And here is a video about the creation of an American long rifle from the Colonial period, using period techniques and tools:

https://www.youtube.com/watch?v=qTy3uQFsirk

In percussion arms, the flint, pan and frizzen are replaced with a hammer and nipple: a priming cap containing some sort of fulminating is placed on the nipple of the arm and ignited when the hammer drops. This method of ignition became common and popular in the first half of the 19th century and is generally a lot more reliable than earlier flintlocks. Here is a video of a percussion cap arm being operated:

https://www.youtube.com/watch?v=CNIt8RvGP5M

(If you are unfamiliar with the Britishmuzzleloaders channel on Youtube, I suggest you give it a good watch. If you were aware of it and haven't subscribed, go sit in the corner and think about your actions)

In both of these videos, one can clearly see the powder and projectile being loaded through the muzzle-- you will sometimes hear muzzle loading arms referred to as "front stuffers" as a result. You will also note that both shooters make a point of ensuring that the projectile is seated firmly against the powder during the loading process. Air pockets between projectile and powder can create very dangerous pressure spikes that can cause a barrel to bulge or violently burst-- even with the benefit of modern metallurgy.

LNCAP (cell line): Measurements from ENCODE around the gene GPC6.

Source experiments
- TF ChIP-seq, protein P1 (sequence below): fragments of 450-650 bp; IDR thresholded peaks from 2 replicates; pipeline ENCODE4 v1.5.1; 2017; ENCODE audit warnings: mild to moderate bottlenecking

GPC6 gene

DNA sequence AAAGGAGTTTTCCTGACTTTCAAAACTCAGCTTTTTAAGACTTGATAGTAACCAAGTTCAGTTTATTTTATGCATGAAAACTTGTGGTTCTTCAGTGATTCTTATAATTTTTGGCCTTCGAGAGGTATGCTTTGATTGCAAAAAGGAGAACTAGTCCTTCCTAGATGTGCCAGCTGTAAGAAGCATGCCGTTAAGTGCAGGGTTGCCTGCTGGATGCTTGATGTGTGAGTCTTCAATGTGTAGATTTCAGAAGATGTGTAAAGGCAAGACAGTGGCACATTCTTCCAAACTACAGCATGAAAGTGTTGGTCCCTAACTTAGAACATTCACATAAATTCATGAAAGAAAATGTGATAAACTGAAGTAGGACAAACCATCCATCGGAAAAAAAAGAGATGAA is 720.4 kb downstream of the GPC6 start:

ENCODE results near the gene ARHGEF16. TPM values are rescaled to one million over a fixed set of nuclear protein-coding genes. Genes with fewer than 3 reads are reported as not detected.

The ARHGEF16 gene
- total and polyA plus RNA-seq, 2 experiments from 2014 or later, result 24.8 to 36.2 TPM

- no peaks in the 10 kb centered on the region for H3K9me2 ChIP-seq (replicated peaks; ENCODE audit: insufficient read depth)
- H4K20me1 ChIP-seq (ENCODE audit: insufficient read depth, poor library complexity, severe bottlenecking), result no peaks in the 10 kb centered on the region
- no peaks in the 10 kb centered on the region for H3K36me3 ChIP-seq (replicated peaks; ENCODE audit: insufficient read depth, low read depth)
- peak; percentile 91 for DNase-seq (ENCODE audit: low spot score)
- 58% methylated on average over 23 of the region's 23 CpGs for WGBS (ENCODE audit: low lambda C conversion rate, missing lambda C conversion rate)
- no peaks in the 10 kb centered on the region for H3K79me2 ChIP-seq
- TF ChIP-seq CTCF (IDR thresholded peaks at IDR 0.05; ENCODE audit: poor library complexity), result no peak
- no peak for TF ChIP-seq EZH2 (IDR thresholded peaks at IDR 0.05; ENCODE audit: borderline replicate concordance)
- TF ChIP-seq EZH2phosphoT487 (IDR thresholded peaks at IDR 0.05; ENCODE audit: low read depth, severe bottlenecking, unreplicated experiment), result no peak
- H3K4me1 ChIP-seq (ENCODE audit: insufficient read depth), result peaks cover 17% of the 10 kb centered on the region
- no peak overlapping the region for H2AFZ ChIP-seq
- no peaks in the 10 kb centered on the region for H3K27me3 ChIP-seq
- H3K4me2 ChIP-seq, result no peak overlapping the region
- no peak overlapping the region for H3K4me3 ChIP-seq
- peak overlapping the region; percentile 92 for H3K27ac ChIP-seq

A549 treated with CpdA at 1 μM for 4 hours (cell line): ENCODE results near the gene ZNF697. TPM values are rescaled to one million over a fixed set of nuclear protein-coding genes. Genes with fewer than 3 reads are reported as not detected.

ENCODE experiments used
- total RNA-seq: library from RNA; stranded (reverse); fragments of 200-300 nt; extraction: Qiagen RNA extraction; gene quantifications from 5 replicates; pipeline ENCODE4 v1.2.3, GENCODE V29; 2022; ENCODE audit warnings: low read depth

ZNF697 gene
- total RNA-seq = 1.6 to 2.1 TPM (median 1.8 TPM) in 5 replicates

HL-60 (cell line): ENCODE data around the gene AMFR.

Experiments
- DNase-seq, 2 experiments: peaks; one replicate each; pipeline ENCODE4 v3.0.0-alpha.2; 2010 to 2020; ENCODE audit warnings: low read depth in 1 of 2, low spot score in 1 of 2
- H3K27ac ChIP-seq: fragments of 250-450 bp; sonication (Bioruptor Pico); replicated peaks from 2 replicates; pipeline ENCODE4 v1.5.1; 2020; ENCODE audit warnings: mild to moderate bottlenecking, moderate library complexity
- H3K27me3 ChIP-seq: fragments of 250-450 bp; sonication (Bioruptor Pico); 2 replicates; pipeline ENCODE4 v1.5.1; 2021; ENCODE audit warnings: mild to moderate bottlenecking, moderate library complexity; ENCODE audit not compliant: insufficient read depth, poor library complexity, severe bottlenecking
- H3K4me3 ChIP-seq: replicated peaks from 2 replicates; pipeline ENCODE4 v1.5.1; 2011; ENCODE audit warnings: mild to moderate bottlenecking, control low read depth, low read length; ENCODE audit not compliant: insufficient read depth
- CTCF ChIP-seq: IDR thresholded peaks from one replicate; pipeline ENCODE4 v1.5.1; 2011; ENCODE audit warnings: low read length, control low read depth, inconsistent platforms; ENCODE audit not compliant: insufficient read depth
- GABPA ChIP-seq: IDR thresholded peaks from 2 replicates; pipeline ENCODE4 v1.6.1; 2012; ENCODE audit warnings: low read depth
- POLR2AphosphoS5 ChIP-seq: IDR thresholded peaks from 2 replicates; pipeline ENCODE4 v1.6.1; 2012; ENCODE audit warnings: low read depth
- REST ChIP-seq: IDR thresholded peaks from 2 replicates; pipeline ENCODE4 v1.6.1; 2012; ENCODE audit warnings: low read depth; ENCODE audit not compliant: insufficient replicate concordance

Black powder cap and ball revolvers deserve special mention. These are commonly available, and are most readily found as replicas of the first commonly available repeating firearms. Care must also be taken when loading and shooting these: if the cylinder of a cap and ball revolver is improperly sealed at either the nipple or the mouth, it can result in multiple chambers going off at once-- potentially causing catastrophic damage to the revolver and even the person holding it. You can see a video of cap and ball revolver operation here: